On February 27, 1995, at 0815 central standard time (cst), a Bell 206L, N970CC, operated by Digital Teleport, Incorporated, of St. Louis, Missouri, and piloted by a private pilot, was substantially damaged when it collided with the ground while hovering. Visual meteorological conditions prevailed at the time of the accident. The pilot and four passengers reported no injuries. The flight departed Maryland Heights, Missouri, at 0815 cst.

The pilot said he brought the helicopter into a three-foot hover above a parking lot. He said he turned the helicopter into the wind preparing for a normal takeoff. The surface winds in the area were from the Northeast at the time of the accident. He stated, "As power was brought in, a loud metallic type pop was heard. The aircraft immediately yawed to the left, then [turned] east. As controls were executed to bring the aircraft under control and return to the ground, no apparent response was observed. In addition, engine was still operating at apparent full power."

According to witnesses, the helicopter attained an approximate altitude of 25 feet above the ground. They said it began moving forward after its pitching its nose slightly down. As the helicopter began to accelerate, the witnesses reported hearing a change in engine sound. One said it sounded as though there was a loss of power followed by an increase. A second witness said the engine sounded as though it had lost power.

The helicopter flew over an embankment and touched down on the downwind, sloped, side of the embankment. Its rotor blade struck the ground an undetermined number of times before it rolled over on its side. The helicopter was turned upright, according to witnesses, during the rotor blade ground strikes and then rolled over onto its right side.

During the on-scene investigation the helicopter's main drive shaft assembly was examined. The engine driveshaft's coupling end attached to the helicopter's main rotor transmission had separated from the transmission. The centering spring normally positioned between the shaft's end and grease plate was missing. It was not found in the wreckage according to the FAA's Principal Maintenance Inspector (PMI).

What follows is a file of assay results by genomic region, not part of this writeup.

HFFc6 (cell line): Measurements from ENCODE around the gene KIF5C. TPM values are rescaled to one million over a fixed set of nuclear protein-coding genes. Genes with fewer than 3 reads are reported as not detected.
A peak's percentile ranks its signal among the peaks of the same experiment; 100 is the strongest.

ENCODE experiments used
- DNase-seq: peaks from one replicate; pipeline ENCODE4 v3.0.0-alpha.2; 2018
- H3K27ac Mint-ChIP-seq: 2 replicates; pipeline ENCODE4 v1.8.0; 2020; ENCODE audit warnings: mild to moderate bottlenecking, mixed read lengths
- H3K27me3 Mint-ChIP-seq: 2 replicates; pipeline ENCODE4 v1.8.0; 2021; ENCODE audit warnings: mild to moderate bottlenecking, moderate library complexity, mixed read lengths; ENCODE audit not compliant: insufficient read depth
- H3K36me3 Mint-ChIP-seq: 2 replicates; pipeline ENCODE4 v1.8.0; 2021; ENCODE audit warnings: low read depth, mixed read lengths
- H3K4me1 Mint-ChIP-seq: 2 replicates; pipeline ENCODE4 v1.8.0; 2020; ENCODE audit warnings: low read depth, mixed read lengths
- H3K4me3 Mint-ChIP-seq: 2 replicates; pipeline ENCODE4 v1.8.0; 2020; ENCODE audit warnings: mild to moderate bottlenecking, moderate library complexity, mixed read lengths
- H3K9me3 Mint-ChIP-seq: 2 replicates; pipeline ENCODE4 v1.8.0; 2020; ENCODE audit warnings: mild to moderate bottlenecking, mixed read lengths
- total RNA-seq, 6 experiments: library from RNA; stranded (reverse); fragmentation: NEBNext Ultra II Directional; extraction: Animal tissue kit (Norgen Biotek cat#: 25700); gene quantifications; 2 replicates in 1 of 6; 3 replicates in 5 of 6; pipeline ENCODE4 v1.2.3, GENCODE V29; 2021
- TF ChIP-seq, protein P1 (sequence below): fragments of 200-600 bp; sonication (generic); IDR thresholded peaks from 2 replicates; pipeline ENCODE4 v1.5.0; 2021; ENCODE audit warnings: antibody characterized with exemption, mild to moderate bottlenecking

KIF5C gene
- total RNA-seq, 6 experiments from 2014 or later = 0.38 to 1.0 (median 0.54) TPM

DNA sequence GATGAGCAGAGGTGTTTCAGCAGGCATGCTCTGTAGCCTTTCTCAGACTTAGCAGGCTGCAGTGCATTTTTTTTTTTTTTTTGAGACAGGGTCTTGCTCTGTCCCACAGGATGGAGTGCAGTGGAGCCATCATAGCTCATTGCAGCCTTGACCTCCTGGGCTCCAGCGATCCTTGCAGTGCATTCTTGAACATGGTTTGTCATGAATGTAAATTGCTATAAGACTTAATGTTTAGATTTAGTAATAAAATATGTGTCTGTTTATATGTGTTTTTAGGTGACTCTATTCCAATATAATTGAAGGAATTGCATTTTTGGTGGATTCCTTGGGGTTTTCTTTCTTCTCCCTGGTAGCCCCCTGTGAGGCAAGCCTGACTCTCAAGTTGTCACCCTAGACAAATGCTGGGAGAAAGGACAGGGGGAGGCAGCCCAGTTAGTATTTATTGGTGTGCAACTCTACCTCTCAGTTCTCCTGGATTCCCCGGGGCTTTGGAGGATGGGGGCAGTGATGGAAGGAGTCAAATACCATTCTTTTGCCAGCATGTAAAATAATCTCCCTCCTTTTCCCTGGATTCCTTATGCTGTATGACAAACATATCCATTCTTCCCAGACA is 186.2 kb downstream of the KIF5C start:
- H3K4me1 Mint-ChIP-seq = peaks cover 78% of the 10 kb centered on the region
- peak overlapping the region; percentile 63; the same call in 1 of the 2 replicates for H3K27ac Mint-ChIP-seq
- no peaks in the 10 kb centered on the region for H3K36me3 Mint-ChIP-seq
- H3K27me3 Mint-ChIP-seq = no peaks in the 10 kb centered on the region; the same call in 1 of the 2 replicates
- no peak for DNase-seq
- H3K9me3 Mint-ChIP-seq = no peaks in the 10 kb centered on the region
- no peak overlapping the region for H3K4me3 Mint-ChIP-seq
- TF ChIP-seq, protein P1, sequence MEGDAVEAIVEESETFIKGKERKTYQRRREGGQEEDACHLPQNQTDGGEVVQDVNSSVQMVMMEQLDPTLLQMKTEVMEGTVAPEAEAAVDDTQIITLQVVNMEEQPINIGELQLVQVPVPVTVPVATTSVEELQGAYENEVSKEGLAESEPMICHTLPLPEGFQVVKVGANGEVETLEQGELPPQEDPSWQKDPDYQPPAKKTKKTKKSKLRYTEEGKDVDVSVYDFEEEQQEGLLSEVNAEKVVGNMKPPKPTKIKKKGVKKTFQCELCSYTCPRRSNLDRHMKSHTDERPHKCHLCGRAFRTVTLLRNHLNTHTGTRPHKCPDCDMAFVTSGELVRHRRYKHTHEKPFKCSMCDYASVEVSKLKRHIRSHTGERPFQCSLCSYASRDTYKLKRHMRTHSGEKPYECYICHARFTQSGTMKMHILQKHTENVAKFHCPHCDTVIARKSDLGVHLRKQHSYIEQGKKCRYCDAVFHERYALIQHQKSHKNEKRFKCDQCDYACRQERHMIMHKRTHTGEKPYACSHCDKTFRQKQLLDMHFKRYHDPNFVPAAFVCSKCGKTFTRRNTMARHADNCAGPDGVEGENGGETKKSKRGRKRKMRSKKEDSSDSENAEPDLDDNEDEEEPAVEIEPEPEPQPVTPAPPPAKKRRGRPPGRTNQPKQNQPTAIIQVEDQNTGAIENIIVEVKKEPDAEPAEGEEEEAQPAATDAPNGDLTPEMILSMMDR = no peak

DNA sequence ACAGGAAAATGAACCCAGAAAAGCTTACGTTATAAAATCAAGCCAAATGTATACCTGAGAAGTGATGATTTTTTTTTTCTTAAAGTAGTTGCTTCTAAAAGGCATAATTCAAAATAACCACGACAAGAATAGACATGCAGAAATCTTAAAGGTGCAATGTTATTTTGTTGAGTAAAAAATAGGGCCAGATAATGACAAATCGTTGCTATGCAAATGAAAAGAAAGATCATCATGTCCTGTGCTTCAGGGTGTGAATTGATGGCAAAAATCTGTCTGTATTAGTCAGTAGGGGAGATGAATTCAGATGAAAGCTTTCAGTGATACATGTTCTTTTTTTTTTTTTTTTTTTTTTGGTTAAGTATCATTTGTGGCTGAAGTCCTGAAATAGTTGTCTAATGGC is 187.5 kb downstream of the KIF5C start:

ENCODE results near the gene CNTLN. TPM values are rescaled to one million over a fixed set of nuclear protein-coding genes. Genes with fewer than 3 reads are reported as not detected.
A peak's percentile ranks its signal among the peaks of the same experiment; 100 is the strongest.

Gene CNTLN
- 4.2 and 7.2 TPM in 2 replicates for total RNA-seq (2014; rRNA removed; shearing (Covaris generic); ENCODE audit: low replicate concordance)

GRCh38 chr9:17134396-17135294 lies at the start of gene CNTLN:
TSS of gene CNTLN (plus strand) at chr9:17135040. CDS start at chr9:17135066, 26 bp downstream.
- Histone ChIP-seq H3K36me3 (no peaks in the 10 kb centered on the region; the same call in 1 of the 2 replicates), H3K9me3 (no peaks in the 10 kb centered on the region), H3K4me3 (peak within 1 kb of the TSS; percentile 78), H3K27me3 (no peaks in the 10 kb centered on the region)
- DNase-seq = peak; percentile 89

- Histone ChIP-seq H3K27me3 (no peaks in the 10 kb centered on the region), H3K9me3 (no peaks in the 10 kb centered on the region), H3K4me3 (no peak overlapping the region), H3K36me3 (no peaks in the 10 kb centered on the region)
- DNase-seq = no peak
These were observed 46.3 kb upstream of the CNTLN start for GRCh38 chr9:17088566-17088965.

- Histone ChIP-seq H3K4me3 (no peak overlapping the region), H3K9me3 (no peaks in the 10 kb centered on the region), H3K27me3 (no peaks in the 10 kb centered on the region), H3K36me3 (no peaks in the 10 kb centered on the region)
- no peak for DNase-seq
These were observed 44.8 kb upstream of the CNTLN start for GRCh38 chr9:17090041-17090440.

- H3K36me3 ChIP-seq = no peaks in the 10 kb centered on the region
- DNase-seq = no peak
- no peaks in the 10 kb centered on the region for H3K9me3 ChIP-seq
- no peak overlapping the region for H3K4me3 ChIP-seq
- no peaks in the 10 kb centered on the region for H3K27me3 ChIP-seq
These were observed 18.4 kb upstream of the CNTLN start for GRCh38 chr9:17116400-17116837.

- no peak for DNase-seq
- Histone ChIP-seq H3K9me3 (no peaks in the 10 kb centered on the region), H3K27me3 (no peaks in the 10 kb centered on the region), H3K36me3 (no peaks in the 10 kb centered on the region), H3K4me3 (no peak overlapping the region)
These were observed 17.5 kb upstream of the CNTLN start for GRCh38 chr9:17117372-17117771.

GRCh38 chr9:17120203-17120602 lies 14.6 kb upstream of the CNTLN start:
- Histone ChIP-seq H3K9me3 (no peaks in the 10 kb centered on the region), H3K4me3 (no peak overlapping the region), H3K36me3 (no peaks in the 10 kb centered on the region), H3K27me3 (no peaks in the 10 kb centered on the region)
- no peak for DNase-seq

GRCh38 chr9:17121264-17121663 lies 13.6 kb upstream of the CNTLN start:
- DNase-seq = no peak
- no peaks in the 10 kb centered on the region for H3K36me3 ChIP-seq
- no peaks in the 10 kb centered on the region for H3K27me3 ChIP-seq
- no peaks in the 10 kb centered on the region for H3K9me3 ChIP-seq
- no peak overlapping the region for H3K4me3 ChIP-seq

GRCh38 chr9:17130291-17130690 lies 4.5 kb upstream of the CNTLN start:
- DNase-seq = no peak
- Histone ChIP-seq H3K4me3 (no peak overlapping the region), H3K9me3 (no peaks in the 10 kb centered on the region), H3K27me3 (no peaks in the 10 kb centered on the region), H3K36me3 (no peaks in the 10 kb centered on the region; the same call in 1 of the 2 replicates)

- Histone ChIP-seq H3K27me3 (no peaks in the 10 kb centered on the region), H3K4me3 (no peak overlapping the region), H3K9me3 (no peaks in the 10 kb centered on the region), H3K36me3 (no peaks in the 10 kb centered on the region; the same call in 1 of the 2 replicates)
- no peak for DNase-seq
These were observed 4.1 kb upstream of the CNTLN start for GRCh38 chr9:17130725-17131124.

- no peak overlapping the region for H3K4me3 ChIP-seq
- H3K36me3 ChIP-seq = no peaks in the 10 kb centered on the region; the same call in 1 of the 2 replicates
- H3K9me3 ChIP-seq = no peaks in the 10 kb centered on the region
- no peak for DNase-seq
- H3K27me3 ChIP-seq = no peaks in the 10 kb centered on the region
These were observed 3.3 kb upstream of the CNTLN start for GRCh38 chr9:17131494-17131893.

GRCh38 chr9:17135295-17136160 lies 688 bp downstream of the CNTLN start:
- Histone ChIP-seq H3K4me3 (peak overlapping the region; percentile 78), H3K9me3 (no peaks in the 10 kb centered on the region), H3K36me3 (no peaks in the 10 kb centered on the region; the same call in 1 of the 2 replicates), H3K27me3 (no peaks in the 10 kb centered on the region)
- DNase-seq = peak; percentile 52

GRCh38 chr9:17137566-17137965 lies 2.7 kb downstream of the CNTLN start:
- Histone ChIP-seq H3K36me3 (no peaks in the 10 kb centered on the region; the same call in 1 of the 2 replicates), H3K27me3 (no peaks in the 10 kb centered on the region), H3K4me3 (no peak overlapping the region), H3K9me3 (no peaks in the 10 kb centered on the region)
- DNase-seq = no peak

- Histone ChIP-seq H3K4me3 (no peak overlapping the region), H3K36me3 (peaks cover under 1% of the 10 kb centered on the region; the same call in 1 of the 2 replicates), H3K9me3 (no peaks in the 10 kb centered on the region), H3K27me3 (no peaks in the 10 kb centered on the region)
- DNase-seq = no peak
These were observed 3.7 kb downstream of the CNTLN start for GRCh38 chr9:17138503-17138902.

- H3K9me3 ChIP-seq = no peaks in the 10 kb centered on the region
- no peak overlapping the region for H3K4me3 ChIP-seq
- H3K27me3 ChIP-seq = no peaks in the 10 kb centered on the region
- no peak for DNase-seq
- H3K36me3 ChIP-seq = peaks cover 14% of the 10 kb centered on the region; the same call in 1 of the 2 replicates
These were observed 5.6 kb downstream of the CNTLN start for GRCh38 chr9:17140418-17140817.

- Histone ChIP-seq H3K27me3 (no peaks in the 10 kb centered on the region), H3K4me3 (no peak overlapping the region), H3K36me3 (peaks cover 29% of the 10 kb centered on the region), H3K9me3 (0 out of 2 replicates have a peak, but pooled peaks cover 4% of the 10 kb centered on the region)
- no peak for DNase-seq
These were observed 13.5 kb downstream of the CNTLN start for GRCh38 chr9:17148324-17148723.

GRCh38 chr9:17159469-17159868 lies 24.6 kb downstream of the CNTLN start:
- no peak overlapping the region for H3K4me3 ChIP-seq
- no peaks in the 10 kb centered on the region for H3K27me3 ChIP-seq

Examination of the engine was conducted at the manufacturer. A FAA PMI observed the engine inspection and runup. The PMI reported the engine's external areas had what appeared to be long-term uncleanliness. He said the engine's visible compressor section turbine blades were dirty and nicked. The bleed air control valve was dirty with carbon on it. The engine, according to the PMI, was test run using all the accessories it had been equipped with when mounted on N970CC. He stated the engine ran to within 10 percent of the manufacturer's specifications during the tests.

The NTSB Materials Laboratory examined the helicopter's drive shaft, two outer and inner couplings of the drive shaft, three separated bolts from the assembly, a spring, and two grease retainer plates. The laboratory's factual report stated that the fracture faces of two bolt pieces displayed fatigue cracking. The fracture face of the third bolt displayed overstress separation. The two bolts showing fatigue failure had almost all of the cadmium plating rubbed off the top of their heads. Cadmium plating on the third bolt had been slightly damaged.

The laboratory report continues, "Reassembly of the transmission end of the driveshaft indicated that the positions of scored areas on the grease retainer plate correspond to the positions of the heads of the bolts attaching the inner coupling to the driveshaft flange. Further examination of the plate disclosed contact markings on the periphery of the plate corresponding to the position and size of the gear teeth on the inner coupling."

"The surface of the flange at the transmission end of the driveshaft contained circular wear marks around the attachment bolt holes, as if washers were spinning relative to the shaft. Examination showed no evidence of unusual teeth or spline wear pattern in any of the couplings from the driveshaft assembly."

The main rotor blade, swashplate, and swashplate support assembly are not connected to the failed driveshaft. The tail rotor system is not connected to the failed driveshaft. Both units are connected to the helicopter's transmission.

N970CC's last annual inspection was performed on November 3, 1993. The airframe logbook showed it had 5,576.6 hours as of that date. Records show that the main driveshaft has accumulated 5,651.8 hours total time. It accumulated 176 hours since its last overhaul. According to maintenance invoices dated August 26, 1992, the main driveshaft overhaul was completed on this date. New inner and outer couplings were installed during the overhaul. N970CC's engine logbook showed it had a total time since new of 5,651.7 hours. Its time since overhaul was 2,294.3 hours.

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